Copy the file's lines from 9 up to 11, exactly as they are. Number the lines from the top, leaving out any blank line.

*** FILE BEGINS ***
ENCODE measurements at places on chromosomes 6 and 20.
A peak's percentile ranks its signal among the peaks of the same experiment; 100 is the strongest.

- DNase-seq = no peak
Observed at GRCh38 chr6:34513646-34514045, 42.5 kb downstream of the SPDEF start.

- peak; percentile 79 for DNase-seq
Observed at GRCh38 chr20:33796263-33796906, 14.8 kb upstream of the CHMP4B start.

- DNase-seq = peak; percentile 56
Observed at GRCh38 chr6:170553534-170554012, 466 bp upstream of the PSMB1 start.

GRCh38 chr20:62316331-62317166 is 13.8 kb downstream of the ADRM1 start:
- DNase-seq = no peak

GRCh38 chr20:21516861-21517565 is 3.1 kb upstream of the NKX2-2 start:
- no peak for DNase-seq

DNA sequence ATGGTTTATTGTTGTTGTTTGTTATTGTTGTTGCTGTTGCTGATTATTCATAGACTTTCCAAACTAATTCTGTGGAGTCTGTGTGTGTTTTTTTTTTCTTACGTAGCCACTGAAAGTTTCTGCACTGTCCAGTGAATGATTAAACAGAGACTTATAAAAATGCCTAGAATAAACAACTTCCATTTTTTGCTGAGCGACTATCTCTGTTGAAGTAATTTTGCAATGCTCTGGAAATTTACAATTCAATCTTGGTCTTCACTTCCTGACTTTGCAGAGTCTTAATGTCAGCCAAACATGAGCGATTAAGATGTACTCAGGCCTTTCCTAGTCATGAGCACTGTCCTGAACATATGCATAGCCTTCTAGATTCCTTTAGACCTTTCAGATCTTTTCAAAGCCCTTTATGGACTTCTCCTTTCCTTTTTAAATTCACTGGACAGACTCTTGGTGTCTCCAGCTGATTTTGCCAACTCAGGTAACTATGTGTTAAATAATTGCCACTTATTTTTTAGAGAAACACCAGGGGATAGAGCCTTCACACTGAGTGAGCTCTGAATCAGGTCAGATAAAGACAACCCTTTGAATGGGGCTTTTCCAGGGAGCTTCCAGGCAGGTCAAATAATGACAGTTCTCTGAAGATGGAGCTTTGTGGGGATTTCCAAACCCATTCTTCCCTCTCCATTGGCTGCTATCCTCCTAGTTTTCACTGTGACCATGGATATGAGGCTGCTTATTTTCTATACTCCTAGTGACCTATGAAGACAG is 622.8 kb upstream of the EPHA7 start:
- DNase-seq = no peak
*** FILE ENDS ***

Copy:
GRCh38 chr20:62316331-62317166 is 13.8 kb downstream of the ADRM1 start:
- DNase-seq = no peak

GRCh38 chr20:21516861-21517565 is 3.1 kb upstream of the NKX2-2 start: